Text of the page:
Giant liquid sodium sphere simulates the Earth's core

All it takes to simulate the electromagnetic field of our planet is about 15 tons of liquid sodium in a giant spinning globe. Cool!

The deepest we've (we being the Russians) have ever managed to drill down towards the center of the Earth is 40,230 feet (over seven and a half miles). The Kola Superdeep Borehole made it that far after nearly 20 years of drilling, and barely made it a third of the way through the continental crust. So, only another four thousand miles to go to the center.

Yeah, it's not likely we're going to make it down that far anytime soon, which is why the University of Maryland has constructed this gigantic sphere and filled it with superheated liquid sodium. The goal is to spin the outside of the sphere as well as the solid core of the sphere to see if the liquid sodium forms a self-sustaining dynamo, which is how planets (like ours) are thought to generate the magnetic fields which keep us from getting fried by solar radiation. Since we don't have a good way of going and taking a look at what what makes the insides of our Earth tick, experiments like these are really the only way to figure out what's going on way down under our feet.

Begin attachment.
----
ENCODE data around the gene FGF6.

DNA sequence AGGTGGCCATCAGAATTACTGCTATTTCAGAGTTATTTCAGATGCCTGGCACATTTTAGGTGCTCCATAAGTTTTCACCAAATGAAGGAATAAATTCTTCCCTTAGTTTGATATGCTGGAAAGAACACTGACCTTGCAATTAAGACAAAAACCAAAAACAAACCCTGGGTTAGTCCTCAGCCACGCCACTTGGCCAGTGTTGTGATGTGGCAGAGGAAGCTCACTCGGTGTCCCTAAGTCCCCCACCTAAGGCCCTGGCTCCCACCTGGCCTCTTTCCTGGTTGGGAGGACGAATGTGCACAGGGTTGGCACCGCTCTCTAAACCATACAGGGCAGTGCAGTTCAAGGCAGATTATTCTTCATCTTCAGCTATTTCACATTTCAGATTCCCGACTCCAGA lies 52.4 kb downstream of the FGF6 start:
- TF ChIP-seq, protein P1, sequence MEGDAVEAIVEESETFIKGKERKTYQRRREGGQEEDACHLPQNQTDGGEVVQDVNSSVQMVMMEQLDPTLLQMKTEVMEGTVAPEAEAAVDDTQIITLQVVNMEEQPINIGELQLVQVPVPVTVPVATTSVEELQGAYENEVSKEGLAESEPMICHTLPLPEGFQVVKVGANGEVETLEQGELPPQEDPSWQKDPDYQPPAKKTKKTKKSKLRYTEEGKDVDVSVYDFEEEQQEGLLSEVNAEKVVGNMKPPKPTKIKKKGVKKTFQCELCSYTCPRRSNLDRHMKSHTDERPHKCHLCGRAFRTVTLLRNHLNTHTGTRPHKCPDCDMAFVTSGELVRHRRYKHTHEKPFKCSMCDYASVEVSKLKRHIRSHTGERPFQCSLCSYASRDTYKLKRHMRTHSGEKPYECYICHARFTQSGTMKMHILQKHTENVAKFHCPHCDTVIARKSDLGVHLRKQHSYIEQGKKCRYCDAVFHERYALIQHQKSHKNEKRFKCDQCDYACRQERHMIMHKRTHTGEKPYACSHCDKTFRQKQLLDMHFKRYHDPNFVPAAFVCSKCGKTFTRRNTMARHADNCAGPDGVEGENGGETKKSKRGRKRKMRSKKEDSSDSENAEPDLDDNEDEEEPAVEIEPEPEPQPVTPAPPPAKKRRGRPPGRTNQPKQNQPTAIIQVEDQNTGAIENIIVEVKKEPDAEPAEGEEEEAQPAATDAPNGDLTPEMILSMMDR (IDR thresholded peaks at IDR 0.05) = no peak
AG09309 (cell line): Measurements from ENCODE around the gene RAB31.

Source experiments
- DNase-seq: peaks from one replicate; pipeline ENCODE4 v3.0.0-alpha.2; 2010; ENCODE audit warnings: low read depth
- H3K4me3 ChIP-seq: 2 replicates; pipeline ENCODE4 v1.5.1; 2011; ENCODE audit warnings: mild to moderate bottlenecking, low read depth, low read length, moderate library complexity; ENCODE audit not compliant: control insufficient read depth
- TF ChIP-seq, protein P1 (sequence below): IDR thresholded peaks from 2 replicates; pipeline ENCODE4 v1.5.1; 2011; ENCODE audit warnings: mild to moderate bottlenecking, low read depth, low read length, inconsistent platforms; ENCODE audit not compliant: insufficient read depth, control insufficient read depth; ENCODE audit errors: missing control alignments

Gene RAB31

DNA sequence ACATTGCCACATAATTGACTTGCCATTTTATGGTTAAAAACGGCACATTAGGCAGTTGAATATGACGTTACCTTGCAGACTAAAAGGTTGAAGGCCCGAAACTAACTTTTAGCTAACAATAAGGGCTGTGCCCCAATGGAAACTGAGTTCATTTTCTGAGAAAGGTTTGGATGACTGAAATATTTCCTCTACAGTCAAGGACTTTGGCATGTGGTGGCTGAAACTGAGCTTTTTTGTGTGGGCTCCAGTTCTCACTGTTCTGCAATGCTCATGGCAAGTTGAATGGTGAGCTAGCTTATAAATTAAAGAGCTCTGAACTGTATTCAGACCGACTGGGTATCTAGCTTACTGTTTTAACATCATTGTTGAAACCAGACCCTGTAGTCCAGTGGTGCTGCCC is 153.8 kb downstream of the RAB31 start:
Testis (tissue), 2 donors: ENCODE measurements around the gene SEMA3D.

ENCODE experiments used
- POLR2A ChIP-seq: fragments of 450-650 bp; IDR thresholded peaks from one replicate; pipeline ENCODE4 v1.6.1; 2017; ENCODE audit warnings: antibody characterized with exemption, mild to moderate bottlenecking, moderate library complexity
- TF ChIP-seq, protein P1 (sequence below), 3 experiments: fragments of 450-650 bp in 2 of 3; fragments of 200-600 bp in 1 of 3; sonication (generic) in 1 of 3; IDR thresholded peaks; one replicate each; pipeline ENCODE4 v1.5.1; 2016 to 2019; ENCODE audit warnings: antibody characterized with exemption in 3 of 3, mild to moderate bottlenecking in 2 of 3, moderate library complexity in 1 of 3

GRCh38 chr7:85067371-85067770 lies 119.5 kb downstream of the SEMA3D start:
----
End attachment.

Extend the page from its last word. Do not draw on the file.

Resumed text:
Check out this attempt at building the core of a planet in a lab in the video below.

UMD, via Nature

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